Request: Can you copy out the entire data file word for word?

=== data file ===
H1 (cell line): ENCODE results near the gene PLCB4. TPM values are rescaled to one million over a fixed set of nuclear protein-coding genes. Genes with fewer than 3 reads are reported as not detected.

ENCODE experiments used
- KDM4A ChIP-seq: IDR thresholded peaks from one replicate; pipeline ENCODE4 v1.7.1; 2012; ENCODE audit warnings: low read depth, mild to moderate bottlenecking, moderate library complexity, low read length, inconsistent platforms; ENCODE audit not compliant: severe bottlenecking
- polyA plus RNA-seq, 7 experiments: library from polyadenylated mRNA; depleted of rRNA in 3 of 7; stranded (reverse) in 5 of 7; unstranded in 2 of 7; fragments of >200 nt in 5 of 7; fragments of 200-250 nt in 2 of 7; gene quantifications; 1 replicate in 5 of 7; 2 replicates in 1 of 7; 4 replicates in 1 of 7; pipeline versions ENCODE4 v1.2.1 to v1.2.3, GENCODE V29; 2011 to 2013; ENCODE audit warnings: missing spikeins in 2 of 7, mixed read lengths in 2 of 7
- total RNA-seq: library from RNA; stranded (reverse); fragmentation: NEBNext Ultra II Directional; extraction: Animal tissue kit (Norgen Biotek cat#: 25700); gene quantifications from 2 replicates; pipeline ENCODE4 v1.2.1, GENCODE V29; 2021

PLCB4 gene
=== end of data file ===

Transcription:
H1 (cell line): ENCODE results near the gene PLCB4. TPM values are rescaled to one million over a fixed set of nuclear protein-coding genes. Genes with fewer than 3 reads are reported as not detected.

ENCODE experiments used
- KDM4A ChIP-seq: IDR thresholded peaks from one replicate; pipeline ENCODE4 v1.7.1; 2012; ENCODE audit warnings: low read depth, mild to moderate bottlenecking, moderate library complexity, low read length, inconsistent platforms; ENCODE audit not compliant: severe bottlenecking
- polyA plus RNA-seq, 7 experiments: library from polyadenylated mRNA; depleted of rRNA in 3 of 7; stranded (reverse) in 5 of 7; unstranded in 2 of 7; fragments of >200 nt in 5 of 7; fragments of 200-250 nt in 2 of 7; gene quantifications; 1 replicate in 5 of 7; 2 replicates in 1 of 7; 4 replicates in 1 of 7; pipeline versions ENCODE4 v1.2.1 to v1.2.3, GENCODE V29; 2011 to 2013; ENCODE audit warnings: missing spikeins in 2 of 7, mixed read lengths in 2 of 7
- total RNA-seq: library from RNA; stranded (reverse); fragmentation: NEBNext Ultra II Directional; extraction: Animal tissue kit (Norgen Biotek cat#: 25700); gene quantifications from 2 replicates; pipeline ENCODE4 v1.2.1, GENCODE V29; 2021

PLCB4 gene